My Gran in Reading - now that was fun. Half of the field behind her house was the REME HQ. There was a big camp there and so we half expected to be bombed but we never were. We saw the planes going over. There was a trememndous amount of activity. I went home before the end of the war. I finished school in the December and I went home early in 1945. That was at the time when the flying bombs and rockets were coming over London. We heard the rockets coming over and this tremendous whoosh and then the bombs fell. My sister was standing next to the oven and they dropped a bomb and the front door was blown off and the house was damaged and my sister went deaf - but it was only temporary. We saw a lot of houses destroyed. It was very frightening. I went to work for George Payne - they made Payne's Poppets, the chocolates. I started from scratch. They needed a young person in the office. I had a good training from filing to computers. Then they moved down to Devon after the war. I can't remember them being short of chocolate.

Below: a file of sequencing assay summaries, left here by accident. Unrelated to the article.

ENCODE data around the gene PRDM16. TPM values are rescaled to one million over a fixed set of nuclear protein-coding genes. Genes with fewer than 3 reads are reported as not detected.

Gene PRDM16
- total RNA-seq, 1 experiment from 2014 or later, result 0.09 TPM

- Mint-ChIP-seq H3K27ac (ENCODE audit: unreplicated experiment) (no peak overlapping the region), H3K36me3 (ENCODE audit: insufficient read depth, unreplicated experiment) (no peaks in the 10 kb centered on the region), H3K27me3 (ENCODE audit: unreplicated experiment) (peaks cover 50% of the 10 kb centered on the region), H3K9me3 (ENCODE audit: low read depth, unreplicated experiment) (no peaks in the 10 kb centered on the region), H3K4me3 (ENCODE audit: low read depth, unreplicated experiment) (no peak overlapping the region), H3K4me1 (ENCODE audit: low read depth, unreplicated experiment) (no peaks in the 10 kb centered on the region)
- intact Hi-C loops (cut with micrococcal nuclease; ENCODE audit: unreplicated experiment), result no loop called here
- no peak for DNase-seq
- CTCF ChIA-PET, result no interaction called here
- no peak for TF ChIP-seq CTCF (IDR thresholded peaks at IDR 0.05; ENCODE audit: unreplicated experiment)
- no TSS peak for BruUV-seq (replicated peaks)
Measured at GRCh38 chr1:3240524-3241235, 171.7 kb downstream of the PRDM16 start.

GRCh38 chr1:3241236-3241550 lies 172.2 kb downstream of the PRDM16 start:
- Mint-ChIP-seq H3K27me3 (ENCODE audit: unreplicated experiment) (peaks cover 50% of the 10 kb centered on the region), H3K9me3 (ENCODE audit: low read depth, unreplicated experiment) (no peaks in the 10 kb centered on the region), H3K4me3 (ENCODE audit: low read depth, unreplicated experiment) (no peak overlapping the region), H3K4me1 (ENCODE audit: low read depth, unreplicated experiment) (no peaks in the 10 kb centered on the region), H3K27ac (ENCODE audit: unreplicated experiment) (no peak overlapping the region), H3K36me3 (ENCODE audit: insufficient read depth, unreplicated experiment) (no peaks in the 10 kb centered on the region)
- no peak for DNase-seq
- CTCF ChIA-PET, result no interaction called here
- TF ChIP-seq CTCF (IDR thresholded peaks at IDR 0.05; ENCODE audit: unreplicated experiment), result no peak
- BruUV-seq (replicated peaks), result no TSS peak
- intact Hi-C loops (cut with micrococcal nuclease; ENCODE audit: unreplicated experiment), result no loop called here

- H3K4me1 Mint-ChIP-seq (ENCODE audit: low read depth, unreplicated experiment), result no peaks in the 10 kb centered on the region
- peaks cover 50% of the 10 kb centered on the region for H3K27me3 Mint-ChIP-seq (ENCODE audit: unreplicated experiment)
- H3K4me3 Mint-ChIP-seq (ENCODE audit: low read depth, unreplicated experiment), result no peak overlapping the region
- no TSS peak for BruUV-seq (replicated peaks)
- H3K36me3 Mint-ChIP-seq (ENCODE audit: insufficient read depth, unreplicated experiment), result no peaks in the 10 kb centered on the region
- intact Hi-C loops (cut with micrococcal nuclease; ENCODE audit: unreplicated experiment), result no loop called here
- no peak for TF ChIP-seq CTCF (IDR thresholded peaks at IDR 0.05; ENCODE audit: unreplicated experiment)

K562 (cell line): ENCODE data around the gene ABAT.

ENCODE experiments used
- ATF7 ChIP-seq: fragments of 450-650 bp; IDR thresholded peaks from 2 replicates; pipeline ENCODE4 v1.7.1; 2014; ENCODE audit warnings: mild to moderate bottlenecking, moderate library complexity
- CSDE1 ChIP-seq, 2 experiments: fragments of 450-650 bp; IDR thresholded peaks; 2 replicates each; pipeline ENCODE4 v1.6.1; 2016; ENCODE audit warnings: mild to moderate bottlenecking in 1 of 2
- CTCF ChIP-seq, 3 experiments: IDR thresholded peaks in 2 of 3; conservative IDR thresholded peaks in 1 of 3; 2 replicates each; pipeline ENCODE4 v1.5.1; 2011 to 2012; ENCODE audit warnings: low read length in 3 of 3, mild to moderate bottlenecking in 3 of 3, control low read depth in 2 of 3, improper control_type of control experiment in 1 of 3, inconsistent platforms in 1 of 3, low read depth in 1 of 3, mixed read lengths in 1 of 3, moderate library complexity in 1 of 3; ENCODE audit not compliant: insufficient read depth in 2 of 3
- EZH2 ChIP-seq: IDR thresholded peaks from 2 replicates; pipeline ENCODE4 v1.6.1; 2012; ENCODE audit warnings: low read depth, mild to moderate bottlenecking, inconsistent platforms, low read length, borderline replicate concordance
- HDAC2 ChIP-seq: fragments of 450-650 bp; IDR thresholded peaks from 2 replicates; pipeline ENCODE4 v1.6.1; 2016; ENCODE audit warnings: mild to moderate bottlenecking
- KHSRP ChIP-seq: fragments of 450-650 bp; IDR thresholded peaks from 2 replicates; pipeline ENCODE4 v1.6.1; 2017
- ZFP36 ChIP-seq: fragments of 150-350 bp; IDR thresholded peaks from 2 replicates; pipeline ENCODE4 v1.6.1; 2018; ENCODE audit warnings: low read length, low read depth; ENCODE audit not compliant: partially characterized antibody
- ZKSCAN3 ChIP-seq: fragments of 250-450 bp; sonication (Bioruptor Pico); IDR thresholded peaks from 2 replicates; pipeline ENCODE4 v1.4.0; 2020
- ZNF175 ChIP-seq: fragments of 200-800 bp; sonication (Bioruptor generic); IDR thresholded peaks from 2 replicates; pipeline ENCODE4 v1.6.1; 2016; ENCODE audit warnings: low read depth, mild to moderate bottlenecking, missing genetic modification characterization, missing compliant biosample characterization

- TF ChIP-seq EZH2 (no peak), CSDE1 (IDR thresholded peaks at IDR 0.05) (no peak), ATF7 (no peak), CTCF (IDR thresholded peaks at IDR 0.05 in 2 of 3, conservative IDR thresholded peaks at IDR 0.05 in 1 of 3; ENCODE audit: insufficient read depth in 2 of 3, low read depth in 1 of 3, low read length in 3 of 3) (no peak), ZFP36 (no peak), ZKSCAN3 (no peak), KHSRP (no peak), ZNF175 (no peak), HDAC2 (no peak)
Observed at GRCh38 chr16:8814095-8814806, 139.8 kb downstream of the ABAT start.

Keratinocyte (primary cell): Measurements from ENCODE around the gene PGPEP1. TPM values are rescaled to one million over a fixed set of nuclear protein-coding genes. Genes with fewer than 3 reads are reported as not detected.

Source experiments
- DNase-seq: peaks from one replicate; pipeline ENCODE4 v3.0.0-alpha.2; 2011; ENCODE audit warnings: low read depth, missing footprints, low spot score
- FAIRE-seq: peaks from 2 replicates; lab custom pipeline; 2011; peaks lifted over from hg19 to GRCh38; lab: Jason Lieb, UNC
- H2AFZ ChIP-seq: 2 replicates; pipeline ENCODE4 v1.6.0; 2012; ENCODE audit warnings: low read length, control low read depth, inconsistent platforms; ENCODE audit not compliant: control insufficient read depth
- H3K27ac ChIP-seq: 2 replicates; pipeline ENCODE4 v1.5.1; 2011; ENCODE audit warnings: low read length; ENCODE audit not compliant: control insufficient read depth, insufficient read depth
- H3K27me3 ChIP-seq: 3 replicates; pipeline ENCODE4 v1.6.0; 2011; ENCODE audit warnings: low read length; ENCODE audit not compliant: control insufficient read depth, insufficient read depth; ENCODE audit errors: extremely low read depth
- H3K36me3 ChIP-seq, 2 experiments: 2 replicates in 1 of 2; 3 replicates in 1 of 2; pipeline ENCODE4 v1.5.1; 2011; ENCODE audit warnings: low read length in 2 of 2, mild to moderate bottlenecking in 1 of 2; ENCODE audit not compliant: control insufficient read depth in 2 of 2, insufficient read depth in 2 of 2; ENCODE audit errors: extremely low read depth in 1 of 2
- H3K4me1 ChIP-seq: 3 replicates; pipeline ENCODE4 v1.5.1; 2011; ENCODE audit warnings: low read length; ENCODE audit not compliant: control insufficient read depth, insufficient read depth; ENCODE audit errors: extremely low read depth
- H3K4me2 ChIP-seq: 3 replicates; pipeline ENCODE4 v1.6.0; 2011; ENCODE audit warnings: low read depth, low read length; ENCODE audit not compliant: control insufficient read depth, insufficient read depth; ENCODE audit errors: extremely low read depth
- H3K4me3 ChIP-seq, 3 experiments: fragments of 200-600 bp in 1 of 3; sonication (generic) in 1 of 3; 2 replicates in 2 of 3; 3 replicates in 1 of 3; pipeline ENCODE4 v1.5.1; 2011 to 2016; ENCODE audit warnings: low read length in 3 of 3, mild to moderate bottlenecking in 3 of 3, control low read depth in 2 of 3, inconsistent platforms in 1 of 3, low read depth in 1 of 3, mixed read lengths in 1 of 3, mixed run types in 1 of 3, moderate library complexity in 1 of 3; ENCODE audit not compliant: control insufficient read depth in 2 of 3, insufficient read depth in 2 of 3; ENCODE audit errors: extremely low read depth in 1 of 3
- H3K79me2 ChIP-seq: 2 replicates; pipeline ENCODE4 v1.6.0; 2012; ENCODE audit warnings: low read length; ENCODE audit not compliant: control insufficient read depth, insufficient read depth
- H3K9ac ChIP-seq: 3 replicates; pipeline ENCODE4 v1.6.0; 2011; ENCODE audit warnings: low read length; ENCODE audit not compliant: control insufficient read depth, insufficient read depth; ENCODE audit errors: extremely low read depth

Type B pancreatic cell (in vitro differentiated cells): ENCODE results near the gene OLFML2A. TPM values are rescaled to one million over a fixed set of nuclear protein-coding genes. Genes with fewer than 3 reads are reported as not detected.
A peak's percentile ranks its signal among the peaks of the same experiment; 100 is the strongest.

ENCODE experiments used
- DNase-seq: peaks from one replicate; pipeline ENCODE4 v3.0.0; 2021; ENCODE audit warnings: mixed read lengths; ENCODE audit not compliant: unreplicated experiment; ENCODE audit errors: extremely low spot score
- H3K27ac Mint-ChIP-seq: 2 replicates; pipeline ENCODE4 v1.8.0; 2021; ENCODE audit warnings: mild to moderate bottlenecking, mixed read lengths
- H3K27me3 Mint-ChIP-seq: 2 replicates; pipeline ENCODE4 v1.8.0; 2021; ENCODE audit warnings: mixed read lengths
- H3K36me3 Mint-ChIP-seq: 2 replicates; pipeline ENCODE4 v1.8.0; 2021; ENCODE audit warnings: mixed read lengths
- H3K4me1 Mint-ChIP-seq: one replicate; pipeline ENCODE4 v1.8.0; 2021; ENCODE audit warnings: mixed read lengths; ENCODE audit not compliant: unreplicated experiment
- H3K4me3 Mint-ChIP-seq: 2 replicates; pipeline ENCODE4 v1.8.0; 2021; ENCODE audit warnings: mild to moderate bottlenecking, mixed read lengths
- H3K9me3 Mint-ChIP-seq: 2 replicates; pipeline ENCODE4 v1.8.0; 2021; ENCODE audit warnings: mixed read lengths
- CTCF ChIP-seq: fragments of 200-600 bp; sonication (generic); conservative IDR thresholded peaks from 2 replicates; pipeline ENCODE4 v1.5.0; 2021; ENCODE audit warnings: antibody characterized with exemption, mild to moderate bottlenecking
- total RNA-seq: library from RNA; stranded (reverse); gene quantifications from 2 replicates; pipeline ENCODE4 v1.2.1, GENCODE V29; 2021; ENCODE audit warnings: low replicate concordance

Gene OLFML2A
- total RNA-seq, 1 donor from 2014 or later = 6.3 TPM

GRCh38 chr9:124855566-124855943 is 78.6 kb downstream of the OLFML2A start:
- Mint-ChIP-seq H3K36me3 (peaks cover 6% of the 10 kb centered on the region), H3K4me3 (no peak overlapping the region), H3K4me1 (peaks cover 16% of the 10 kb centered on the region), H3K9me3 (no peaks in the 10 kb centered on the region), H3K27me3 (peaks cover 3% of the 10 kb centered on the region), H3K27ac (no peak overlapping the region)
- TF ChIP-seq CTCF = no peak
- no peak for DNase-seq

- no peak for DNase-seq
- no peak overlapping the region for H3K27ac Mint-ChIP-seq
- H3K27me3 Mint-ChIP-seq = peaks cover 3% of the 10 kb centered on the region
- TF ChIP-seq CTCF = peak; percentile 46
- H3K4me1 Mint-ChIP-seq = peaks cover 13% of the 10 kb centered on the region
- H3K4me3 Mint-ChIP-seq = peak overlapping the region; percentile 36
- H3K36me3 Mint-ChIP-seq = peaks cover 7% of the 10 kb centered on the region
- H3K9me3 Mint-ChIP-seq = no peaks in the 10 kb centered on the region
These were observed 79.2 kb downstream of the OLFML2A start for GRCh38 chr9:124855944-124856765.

Nylon stockings were scarce. We did get some but I can't remember how we used to get hold of them!"
Devon and Reading

Olive Newton

Food and Cooking
In The Home
Everyday Life
Scotland
South West
South East
1937 - 1945

"I worked at Harper House, a boarding house for Sherborne School, as a sewing maid with Mr Tindall as House Master. In the 1920s he asked me to join him as House Matron at West Downs Preparatory School, Winchester, the Preparatory School for Winchester College, where he had just been appointed Head Master.
Two of my friends went with him too. West Downs was a lovely school and I enjoyed my work there. I used to come home during the holidays or sometimes went on holiday with the Tindalls to the Isle of Wight or Newquay.
When the war came we were worried about the boys.
Some of my favourite Old Boys were Peter Scott who as a boy used to come and ask.
"May can I borrow your watch?" He was always drawing as a young boy but didn't have a watch. He used to draw wildlife in the grounds during his lunch hour. We also had Angus Ogilvy and his brother. Their parents gave me a clock for looking after them so well!